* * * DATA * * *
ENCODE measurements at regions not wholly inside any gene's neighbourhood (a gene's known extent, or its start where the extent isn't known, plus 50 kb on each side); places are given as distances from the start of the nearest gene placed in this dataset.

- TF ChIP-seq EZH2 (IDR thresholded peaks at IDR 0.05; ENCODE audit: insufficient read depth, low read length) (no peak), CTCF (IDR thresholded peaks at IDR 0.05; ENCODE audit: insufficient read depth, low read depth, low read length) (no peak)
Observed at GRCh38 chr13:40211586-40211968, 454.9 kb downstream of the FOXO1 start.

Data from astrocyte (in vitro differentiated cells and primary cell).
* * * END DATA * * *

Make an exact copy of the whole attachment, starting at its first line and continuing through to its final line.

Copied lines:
ENCODE measurements at regions not wholly inside any gene's neighbourhood (a gene's known extent, or its start where the extent isn't known, plus 50 kb on each side); places are given as distances from the start of the nearest gene placed in this dataset.

- TF ChIP-seq EZH2 (IDR thresholded peaks at IDR 0.05; ENCODE audit: insufficient read depth, low read length) (no peak), CTCF (IDR thresholded peaks at IDR 0.05; ENCODE audit: insufficient read depth, low read depth, low read length) (no peak)
Observed at GRCh38 chr13:40211586-40211968, 454.9 kb downstream of the FOXO1 start.

Data from astrocyte (in vitro differentiated cells and primary cell).